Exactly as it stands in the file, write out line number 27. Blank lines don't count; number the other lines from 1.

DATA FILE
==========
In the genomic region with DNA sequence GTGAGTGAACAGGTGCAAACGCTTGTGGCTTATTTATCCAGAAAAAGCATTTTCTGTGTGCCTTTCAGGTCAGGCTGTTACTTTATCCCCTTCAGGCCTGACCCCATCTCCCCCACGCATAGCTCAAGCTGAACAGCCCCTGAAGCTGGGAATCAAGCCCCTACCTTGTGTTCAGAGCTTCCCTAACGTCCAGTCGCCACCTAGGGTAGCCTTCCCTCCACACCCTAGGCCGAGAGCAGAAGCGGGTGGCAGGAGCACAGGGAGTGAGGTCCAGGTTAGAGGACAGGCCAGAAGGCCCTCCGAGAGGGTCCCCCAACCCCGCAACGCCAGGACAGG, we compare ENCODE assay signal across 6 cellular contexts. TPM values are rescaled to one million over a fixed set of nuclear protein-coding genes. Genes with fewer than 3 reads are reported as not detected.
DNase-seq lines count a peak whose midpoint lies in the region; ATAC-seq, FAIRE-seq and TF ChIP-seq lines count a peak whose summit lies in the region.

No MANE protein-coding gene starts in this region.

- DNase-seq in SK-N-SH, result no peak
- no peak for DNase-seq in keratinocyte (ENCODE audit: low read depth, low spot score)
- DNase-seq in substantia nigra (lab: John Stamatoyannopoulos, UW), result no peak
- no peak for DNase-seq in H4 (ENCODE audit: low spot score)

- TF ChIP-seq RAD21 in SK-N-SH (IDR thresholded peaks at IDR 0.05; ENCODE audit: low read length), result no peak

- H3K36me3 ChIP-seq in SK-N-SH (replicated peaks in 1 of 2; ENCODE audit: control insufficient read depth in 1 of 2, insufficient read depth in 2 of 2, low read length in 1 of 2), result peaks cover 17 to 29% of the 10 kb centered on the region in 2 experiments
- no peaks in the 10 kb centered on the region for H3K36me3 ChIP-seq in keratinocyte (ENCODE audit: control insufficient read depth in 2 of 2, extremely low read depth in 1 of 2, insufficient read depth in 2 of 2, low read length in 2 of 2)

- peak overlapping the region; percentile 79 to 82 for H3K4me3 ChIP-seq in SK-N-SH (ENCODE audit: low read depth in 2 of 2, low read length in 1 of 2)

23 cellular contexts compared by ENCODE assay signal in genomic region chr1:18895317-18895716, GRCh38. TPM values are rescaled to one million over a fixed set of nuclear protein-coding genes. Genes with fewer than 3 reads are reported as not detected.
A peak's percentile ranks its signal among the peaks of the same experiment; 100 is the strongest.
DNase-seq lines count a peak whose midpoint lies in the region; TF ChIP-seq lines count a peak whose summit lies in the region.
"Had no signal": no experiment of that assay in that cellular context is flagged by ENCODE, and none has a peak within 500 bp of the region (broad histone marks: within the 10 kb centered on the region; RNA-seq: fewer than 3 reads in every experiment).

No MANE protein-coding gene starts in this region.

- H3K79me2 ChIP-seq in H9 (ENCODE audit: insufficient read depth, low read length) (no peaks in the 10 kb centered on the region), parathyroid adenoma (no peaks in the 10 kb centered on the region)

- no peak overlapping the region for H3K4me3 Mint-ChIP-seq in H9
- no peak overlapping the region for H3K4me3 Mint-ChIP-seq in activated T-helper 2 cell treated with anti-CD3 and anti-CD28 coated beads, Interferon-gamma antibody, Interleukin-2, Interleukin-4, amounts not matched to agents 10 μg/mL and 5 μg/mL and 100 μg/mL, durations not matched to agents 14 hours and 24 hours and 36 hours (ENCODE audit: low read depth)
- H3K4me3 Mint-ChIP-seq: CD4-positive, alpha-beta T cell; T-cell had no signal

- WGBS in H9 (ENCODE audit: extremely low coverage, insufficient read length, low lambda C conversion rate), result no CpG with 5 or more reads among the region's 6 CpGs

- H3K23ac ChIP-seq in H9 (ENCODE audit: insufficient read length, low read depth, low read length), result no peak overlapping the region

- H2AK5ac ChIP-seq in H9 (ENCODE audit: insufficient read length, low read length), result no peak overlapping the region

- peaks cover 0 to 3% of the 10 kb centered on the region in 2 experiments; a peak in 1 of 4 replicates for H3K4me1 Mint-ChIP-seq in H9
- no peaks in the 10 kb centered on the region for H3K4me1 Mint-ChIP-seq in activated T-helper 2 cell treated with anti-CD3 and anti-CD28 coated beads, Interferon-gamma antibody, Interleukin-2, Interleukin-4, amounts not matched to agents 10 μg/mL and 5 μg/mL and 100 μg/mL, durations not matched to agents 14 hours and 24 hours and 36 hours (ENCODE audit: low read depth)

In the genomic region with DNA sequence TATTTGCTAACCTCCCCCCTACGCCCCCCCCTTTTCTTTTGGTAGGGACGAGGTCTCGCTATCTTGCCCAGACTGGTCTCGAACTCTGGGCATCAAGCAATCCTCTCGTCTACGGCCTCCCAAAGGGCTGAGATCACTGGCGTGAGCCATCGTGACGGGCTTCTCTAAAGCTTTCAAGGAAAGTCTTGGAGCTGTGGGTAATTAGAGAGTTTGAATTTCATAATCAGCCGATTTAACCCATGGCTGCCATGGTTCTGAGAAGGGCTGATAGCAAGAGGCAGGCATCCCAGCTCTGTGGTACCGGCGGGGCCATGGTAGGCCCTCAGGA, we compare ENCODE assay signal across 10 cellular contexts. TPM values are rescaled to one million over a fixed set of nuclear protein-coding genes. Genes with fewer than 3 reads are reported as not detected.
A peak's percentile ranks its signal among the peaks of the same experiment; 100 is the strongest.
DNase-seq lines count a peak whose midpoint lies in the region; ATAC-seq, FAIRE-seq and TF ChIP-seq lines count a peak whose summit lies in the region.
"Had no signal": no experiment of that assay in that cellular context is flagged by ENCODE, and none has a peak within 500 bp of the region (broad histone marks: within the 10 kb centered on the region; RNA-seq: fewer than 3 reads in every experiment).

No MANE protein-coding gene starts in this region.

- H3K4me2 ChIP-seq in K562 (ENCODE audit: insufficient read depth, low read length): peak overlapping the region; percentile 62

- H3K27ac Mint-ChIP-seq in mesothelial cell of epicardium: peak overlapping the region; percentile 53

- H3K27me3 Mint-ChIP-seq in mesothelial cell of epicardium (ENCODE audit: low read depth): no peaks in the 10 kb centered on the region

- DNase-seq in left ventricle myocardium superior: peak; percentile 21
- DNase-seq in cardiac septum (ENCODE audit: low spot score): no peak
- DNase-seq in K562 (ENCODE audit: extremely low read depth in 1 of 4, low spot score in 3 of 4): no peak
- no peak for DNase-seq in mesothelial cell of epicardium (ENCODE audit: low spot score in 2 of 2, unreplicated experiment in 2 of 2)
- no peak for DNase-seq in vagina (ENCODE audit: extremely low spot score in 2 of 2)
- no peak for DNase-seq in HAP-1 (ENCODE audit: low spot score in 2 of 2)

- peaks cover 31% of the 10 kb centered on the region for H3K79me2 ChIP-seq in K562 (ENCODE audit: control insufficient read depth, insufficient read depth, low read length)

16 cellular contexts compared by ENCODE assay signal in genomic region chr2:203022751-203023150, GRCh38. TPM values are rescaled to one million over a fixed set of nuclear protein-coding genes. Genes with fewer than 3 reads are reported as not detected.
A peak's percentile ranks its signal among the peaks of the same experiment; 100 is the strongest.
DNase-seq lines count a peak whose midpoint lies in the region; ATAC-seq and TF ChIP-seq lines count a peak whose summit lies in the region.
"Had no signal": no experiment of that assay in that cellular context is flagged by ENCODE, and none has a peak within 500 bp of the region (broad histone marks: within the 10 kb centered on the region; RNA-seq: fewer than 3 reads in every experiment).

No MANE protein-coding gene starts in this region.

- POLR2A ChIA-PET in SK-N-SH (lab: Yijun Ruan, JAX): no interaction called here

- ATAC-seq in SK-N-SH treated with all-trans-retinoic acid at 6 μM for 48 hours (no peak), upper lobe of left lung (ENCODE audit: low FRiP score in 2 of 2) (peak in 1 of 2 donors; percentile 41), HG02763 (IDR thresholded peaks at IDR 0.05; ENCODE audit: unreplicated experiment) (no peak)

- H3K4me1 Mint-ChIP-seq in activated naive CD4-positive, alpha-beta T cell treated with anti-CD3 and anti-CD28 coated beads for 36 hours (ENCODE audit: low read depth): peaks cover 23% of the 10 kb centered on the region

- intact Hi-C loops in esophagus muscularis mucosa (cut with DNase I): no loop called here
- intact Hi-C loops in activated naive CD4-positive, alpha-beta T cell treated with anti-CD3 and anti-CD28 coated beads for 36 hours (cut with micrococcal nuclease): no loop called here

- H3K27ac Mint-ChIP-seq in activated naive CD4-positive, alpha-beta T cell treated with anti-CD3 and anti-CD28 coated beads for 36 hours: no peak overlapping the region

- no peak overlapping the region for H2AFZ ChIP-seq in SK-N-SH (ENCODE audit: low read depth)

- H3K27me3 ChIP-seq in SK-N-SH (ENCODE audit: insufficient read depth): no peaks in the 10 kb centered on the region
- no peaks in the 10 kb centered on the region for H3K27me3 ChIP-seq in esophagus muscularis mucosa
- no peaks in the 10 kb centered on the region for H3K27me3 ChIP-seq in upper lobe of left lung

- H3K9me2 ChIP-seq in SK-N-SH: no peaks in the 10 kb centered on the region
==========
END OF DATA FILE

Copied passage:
A peak's percentile ranks its signal among the peaks of the same experiment; 100 is the strongest.